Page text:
TERMS OF A CONTRACT

TERMS OF A CONTRACT

There are four categories of terms:

  • Fundamental Terms
  • Condition
  • Intermediate terms
  • Warranties

Fundamental Terms

A fundamental term is one in which if breached goes to the root of the contract and is equivalent to non-performance of the contract. The example provided by Lord Abinger in Chanter vs Hopkins is very relevant. He says that if a person asks to be supplied beans but is instead supplied peas, the contract has not been performed. The supply of peas instead of beans is a breach of a fundamental term.

Condition

A condition in the law of contract is a category of terms that is next in the order of importance to fundamental terms. The breach of a condition could cause a contract to be repudiated or cause the defaulting party to pay for damages.

In the case of Pickard vs Innes, the defendant offered the plaintiff a job on the condition that he collects permission from his present employers. The plaintiff didn’t get the permission and was thus not offered the job.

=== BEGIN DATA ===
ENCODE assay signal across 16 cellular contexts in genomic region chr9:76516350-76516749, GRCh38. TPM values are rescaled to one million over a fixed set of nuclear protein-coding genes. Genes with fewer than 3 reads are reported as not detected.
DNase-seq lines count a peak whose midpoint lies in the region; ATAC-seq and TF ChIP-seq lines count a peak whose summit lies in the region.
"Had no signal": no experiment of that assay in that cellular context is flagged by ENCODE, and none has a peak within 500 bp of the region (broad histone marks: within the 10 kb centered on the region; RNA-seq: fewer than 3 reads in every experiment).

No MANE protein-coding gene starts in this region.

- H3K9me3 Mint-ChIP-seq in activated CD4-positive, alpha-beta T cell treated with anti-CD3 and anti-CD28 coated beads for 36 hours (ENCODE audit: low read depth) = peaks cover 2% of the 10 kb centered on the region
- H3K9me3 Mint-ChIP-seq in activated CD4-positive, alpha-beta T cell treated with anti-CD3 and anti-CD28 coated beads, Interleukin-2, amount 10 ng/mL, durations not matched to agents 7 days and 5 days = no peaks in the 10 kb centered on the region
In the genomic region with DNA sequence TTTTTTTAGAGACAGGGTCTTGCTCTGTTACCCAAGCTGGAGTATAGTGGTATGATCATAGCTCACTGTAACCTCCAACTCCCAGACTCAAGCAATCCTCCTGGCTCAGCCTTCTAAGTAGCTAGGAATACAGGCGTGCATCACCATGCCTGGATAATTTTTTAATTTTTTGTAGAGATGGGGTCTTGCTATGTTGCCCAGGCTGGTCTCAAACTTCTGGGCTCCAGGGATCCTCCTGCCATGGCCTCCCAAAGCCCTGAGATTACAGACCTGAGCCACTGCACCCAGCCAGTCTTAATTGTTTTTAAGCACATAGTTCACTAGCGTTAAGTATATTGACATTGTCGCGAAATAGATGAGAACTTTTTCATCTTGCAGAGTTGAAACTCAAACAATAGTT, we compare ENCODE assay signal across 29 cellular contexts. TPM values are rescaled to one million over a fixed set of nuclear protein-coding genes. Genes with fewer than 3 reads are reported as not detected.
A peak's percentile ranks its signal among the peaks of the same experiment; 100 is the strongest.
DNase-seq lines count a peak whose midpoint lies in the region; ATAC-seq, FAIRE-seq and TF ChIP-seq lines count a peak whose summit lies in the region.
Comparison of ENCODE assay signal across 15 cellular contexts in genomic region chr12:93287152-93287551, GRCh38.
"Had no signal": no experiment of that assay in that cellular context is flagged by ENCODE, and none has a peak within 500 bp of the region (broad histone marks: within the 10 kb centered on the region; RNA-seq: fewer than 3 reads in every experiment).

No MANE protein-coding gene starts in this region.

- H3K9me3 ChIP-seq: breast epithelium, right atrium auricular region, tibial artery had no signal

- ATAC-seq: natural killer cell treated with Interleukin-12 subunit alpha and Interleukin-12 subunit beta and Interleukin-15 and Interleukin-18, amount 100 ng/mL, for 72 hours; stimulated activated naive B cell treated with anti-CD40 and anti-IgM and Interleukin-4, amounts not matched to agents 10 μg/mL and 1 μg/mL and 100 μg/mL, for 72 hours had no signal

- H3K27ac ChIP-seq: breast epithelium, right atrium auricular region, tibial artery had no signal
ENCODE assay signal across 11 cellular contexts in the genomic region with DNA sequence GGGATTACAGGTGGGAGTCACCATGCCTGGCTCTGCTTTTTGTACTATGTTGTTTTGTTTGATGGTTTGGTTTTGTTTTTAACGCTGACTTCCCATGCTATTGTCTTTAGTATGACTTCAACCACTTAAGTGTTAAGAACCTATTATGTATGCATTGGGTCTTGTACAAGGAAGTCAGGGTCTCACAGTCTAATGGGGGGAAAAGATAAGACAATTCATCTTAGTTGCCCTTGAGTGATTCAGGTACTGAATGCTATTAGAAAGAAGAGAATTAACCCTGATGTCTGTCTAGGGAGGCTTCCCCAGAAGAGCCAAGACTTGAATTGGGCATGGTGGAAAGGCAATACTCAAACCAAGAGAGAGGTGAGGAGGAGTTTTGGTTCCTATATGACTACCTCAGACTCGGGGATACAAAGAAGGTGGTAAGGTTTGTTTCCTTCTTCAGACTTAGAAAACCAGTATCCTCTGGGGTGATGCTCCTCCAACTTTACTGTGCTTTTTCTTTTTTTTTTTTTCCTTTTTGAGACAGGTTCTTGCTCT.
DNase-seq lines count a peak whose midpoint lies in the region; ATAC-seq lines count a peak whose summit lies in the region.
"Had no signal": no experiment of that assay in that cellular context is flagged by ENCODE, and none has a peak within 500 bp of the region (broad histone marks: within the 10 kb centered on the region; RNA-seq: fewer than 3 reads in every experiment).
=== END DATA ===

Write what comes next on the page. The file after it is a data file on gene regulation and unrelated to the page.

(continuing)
He sued for breach of contract. The court decided that the request for permission was a condition precedent which wasn’t fulfilled. Thus, the inability to fulfill such condition meant that the contract could be repudiated.

Intermediate Terms

Intermediate terms are of recent history and are regarded as an hybrid between condition and warranty. The breach of an intermediate term could lead to the repudiation of a contract or to the payment of damages depending on the consequences of the breach.

Warranties

These are terms the breach of which entitles the affected party to damages and not repudiation of the contract. The distinction between warranties, condition and intermediate terms are at times not so clear cut.

In the case of Bettini vs Gye, the plaintiff, a singer in the defendant’s opera promised to come 6 days before the opera . He however came two days before the opera and his contract was repudiated. In court, it was held that contract could not be repudiated, the defendant was only liable to damages. See also S.11(1)(b) SOGA.

 

Author: Olanrewaju Olamide

Olamide is an avid reader who believes that no knowledge is wasted. If he is not surfing the internet, he would be doing something else to get more information, whatever that is.

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